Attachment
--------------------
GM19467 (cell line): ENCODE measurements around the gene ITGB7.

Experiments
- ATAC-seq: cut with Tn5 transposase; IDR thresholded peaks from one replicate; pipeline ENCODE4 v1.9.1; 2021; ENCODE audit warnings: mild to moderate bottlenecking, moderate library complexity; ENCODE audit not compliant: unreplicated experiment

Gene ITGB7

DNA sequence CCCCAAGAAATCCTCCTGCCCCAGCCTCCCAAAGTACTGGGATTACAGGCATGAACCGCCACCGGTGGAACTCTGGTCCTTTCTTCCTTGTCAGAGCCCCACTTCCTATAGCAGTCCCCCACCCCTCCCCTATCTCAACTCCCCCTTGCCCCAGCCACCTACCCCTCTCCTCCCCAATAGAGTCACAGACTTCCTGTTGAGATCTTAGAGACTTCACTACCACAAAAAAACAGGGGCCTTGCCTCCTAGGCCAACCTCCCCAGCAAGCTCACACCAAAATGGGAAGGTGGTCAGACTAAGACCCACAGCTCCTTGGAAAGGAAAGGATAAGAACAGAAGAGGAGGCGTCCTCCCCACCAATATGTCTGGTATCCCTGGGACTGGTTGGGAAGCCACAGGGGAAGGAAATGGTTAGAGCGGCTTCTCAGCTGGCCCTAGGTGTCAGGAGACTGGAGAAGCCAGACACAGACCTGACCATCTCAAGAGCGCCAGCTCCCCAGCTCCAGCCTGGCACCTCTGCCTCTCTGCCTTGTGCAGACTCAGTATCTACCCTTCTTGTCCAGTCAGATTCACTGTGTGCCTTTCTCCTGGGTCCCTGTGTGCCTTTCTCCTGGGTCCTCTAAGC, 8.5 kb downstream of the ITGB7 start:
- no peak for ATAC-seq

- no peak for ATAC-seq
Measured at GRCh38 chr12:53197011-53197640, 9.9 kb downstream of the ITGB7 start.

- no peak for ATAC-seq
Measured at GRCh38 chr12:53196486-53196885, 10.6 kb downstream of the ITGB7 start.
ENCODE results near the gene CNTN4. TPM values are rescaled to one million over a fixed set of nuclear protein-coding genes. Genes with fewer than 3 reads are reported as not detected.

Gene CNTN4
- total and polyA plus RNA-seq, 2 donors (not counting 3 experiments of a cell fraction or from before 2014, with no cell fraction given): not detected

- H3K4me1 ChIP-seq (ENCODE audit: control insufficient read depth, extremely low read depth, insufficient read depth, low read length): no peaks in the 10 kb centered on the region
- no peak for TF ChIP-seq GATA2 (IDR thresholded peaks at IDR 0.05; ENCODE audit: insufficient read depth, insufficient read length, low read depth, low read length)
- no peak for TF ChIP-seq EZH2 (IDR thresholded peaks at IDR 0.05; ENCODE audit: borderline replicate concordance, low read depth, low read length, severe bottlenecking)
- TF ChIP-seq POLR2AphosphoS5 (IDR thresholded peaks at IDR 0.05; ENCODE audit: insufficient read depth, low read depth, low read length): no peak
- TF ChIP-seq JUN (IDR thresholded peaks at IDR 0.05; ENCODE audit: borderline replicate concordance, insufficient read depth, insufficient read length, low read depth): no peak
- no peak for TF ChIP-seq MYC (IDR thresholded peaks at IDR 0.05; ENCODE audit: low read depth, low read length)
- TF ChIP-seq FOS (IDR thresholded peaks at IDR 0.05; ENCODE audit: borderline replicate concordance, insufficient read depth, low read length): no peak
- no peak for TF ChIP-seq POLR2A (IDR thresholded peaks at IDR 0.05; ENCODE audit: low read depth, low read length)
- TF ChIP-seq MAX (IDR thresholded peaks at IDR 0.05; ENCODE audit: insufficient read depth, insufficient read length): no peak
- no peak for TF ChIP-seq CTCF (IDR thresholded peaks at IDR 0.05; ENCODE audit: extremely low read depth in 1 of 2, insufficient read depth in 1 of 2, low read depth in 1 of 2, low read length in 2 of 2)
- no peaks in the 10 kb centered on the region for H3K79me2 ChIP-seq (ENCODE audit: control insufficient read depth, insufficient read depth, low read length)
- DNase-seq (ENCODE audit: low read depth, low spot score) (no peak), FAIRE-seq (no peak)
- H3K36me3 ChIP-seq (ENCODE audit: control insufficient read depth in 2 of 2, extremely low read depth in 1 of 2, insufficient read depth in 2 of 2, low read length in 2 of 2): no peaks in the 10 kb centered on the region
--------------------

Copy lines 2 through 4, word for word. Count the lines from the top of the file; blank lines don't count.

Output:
Experiments
- ATAC-seq: cut with Tn5 transposase; IDR thresholded peaks from one replicate; pipeline ENCODE4 v1.9.1; 2021; ENCODE audit warnings: mild to moderate bottlenecking, moderate library complexity; ENCODE audit not compliant: unreplicated experiment

Gene ITGB7